Down to Earth

Most of the American Midwest was once a vast savanna, an open grassland with abundant trees and wildlife. As the land was converted to agriculture many of the trees were lost, and with them went countless benefits to the landscape, to air and water, soil health, and wildlife. The practice of agroforestry allows farmers to return those benefits to their land –– and provides profit opportunities and increased carbon sequestration. We talk to Keefe Keeley, executive director of the Savanna Institute about how farmers can get started using trees to their advantage.

Photo credit: The Savanna Institute

2’09 what is agroforestry
3’36 the relationship between agroforestry and the ecosystems they exist on—working with rather than against nature
5’21 perennial polyculture that includes animals, domestic and/or wild
8’32 example of agroforestry: alley cropping
10’16 silvopasture––grazing with trees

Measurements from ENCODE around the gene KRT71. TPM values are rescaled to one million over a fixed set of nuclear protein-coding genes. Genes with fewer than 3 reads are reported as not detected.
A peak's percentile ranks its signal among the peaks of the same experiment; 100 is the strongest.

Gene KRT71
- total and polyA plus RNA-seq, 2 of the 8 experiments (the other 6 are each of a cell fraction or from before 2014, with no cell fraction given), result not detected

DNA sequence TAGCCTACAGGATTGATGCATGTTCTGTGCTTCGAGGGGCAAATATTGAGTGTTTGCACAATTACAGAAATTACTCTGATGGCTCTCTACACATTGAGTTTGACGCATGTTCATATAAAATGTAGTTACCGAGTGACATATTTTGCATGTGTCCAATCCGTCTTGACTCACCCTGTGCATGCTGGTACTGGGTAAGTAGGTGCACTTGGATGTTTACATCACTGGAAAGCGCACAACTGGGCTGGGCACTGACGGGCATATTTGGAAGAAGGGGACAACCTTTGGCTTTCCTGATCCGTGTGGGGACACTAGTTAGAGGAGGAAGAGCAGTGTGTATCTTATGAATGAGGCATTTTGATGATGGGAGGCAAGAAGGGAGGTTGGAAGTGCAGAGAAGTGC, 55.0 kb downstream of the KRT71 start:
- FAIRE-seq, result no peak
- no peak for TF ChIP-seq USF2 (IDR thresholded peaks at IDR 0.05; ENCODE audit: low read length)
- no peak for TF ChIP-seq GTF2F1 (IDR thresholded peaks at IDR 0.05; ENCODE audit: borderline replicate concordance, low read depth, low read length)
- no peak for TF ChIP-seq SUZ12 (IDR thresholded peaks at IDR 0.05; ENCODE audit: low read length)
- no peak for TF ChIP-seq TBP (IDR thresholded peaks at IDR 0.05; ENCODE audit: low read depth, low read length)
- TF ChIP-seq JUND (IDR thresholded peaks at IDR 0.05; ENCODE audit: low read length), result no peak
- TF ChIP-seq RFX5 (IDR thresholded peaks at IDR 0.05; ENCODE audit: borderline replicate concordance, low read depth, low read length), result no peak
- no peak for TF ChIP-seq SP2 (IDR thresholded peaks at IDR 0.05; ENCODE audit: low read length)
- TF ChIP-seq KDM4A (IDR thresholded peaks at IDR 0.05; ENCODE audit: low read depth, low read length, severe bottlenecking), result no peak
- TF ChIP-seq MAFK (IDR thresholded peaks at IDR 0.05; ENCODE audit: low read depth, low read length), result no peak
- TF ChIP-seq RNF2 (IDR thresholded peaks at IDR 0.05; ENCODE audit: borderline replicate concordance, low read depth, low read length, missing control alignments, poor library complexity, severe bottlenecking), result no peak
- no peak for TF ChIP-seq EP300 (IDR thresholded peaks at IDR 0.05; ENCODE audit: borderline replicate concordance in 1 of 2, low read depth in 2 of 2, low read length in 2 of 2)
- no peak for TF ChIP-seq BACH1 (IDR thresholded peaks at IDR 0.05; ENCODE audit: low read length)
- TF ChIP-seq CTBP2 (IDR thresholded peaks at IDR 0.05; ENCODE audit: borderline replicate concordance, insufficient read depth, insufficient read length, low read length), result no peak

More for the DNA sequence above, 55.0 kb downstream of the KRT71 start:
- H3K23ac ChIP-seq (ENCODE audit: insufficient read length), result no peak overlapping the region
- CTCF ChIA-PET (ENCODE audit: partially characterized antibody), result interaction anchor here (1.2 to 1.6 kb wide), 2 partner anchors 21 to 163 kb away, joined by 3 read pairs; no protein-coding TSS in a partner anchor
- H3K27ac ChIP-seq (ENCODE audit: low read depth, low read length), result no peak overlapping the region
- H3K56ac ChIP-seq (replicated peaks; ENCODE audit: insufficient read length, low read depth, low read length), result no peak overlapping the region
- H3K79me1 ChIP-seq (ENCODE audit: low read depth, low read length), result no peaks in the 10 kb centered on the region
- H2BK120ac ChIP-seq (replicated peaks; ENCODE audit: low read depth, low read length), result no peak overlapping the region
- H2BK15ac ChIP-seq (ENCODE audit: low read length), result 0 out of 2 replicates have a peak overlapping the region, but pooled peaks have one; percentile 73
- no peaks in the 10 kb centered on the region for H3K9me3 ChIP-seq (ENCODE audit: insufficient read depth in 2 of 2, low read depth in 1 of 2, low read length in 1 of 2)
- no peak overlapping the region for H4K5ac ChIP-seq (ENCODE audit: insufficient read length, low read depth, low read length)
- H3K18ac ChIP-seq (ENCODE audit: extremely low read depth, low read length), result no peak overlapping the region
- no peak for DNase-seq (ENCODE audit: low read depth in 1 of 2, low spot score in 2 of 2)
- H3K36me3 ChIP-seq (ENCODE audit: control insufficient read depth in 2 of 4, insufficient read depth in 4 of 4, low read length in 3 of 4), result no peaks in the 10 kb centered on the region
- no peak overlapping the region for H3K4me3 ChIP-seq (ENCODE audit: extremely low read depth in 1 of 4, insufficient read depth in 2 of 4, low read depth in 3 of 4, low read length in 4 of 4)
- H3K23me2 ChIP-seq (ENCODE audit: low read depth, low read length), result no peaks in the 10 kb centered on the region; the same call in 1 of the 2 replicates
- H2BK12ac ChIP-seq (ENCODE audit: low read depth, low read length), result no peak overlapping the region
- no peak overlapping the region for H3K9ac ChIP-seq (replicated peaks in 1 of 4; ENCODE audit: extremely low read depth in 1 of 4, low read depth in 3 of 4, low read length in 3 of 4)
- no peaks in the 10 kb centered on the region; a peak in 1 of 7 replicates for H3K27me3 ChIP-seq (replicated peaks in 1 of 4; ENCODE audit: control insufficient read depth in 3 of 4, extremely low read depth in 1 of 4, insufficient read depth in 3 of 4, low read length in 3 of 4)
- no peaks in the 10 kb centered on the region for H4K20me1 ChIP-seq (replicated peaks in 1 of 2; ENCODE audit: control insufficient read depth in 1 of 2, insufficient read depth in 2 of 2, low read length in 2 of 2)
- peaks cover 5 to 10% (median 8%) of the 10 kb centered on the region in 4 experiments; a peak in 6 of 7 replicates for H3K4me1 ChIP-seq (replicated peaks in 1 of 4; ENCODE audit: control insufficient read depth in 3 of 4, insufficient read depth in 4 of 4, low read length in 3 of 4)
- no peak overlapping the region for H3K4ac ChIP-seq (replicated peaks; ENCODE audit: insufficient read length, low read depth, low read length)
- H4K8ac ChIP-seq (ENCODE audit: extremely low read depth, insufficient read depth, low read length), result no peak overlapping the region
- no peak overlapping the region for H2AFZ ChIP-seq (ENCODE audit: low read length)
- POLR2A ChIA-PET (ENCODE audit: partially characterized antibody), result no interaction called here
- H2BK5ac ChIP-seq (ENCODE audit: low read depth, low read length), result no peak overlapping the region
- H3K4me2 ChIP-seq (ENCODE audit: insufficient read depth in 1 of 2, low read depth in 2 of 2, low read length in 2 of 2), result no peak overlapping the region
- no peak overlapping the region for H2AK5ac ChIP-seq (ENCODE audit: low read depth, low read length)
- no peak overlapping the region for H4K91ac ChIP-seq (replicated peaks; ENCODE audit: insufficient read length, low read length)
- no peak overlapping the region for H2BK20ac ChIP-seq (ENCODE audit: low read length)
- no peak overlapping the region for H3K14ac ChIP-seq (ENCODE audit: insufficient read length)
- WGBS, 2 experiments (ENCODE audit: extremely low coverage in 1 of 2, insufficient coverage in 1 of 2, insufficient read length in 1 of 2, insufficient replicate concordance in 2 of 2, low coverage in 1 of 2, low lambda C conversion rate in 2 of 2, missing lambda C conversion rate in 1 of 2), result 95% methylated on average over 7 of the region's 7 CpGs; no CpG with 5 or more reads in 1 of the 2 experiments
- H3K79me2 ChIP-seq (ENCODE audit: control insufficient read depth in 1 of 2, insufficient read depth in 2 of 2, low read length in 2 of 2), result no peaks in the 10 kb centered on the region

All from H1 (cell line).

11’54 collaboration with the University of Missouri Center for Agroforestry
12’49 the benefits of trees for livestock
15’17 incorporating livestock into orchards
18’06 the role of agroforestry in reducing chemical inputs
20’34 pollinators in diverse ecosystems
21’16 how you can get started
22’44 looking at the long term economics of doing it—and not doing it
24’09 the role of the Savanna Institute in sharing knowledge among farmers
24’51 what is the savanna ecosystem
27’44 human beings are integral to ecosystems; understanding ourselves as part of nature, and our farms as ecoysystems
30’21 the importance of restoration as part of the big picture, not just little niches here and there—especially agricultural landscapes
32’20 restoring bison and livestock to the land
33’33 the changes in mindset required…going from “maximizing” to “optimizing”
35’11 virtually all land is suitable for agroforestry, and the practices are scalable
38’39 the role of agroforestry in local and regional food systems—and strengthening our large-scale food systems
41’01 commercialization of crops to open markets and opportunities
42’37 demonstration farm network in the Midwest…answering the difficult questions
44’23 financial assistance available through NRCS to get started, but it’s sometimes tricky to access because of lack of knowledge
50’47 savannainstitute.org